NEWS
By Frank D. Roylance and Frank D. Roylance,Evening Sun Staff | May 2, 1991
Maryland's Assateague Island has made a University of Maryland geologist's list of the top 10 beaches in the Northeastern United States -- but just barely.Thanks mainly to its clean water and wild isolation, the Assateague Island National Seashore ranked 10th on the list compiled by Stephen Leatherman, director of UM's Laboratory for Coastal Research and an internationally recognized expert on coastal erosion and geology.Assateague was outclassed by beaches at East Hampton (first) and Westhampton Beach (second)
NEWS
By Tricia Bishop, The Baltimore Sun | July 27, 2012
A Crofton man repeatedly threatened to “blow everybody up” at his former workplace and declared himself a “joker,” according to Prince George's County police - in what authorities believe is a reference to last week's mass murder during a midnight screening of The Dark Knight Rises in Aurora, Colo. Neil Edwin Prescott, 28, was taken into custody early Friday morning and transferred to Anne Arundel Medical Center for an emergency psychiatric evaluation, police said. He has not been charged with a crime.
SPORTS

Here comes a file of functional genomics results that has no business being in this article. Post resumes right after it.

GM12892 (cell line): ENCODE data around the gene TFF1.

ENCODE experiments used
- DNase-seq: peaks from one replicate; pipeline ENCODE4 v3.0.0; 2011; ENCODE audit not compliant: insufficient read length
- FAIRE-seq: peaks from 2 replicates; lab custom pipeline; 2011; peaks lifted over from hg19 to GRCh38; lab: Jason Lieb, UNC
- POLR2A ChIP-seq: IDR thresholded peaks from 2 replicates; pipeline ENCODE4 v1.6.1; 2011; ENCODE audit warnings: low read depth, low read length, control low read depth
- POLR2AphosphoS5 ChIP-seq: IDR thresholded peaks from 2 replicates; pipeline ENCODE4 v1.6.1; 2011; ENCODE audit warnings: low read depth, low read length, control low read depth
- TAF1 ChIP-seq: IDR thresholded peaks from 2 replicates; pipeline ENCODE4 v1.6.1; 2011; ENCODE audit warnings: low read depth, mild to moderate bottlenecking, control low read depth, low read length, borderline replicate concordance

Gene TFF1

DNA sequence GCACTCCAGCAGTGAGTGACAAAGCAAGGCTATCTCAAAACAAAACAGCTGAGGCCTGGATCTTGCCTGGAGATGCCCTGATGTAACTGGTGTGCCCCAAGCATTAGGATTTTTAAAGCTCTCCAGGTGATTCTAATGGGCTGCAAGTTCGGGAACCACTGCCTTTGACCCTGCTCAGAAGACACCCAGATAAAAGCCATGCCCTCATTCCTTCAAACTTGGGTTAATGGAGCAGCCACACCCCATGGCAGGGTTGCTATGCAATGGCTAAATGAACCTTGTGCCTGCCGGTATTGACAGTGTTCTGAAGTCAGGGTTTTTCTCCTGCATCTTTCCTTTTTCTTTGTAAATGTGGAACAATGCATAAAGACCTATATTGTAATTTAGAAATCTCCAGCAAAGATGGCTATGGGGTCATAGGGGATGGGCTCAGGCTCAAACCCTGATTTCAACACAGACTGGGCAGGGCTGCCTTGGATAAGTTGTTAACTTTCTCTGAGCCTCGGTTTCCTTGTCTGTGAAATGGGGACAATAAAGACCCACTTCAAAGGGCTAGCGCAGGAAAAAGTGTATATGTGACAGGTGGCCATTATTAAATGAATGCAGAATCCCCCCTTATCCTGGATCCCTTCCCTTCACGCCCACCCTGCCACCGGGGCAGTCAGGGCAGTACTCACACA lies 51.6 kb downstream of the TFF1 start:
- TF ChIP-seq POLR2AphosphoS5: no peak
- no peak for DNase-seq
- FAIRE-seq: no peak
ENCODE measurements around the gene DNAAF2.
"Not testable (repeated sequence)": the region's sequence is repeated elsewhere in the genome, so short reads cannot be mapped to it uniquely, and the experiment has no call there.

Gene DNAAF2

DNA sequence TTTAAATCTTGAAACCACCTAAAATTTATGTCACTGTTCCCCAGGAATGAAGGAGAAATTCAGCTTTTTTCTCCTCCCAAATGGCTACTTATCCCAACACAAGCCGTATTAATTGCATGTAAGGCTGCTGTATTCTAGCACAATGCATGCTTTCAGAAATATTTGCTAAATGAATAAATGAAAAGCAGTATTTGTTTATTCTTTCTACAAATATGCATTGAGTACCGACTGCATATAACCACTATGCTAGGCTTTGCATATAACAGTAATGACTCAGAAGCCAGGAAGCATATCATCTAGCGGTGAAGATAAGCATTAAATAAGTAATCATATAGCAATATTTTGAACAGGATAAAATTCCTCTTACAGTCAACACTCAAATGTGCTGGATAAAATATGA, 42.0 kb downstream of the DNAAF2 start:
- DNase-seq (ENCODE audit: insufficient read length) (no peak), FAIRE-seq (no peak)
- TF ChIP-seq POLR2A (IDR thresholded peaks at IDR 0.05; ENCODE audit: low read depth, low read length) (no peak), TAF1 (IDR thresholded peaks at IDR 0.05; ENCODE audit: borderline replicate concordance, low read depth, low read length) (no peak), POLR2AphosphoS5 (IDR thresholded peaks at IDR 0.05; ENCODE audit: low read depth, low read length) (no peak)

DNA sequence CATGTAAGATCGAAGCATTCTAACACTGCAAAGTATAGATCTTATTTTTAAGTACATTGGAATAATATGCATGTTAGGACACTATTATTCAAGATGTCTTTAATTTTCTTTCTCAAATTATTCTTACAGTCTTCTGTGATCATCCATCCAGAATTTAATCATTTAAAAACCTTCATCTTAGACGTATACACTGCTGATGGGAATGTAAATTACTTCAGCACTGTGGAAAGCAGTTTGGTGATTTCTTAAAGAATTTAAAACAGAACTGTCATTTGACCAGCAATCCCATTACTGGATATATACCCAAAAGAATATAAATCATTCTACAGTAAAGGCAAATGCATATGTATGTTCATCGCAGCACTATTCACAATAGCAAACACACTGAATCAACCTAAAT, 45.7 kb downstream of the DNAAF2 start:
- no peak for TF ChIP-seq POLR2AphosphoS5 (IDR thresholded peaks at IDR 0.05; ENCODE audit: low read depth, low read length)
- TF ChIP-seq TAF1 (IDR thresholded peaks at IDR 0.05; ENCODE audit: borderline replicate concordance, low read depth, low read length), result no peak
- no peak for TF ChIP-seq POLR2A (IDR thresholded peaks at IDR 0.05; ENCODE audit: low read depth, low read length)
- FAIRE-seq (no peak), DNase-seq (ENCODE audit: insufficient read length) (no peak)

Sports Digest | July 17, 2012
Et cetera Terps men land two sophomore lax recruits Two rising high school sophomores, St. Mary's defenseman Hunter Smith and Winston Churchill attackman Louis Dubick , have committed to play lacrosse at Maryland, the national runner-up the past two seasons. Smith, an All-Star at the Baltimore Summer Kickoff, plays club ball for the Annapolis Hawks and Looney's Lacrosse Club. He also considered North Carolina and Duke. Dubick totaled 50 goals and 47 assists last season, helping his team to the state semifinals and becoming the first freshman to be named first-team All-Montgomery County.
NEWS
August 16, 2002
Robert Borkenstein, 89, inventor of the Breathalyzer, died Saturday in Bloomington, Ind. A former Indiana University professor and state police captain, Mr. Borkenstein invented the portable device while working at the state police crime laboratory in 1954. The Breathalyzer measures alcohol content in a person's breath. He also was principal investigator in a 1962 study of the role of alcohol in traffic accidents that influenced the development of drunken driving laws. "If we can make life better simply by controlling alcohol, that's a very small price to pay," Mr. Borkenstein said in 1995.
NEWS
By Blaine Harden and Blaine Harden,NEW YORK TIMES NEWS SERVICE | August 6, 2000
SOUTHAMPTON, N.Y. - To take the temperature of excess in the Hamptons this summer, join Jay Lieberman in the shower of the new 12,000-square-foot house that he hopes to sell for $8 million, preferably to someone who will pay cash. Lieberman, a builder, has taken a seat in the glassed-in shower stall of the "his" bathroom in the master bedroom. He proudly points to a shower head that is 10 inches in diameter and is capable of caressing the human body with 22 gallons of water per minute (about nine times the maximum flow allowed in New York state, but unlikely to result in any legal woes)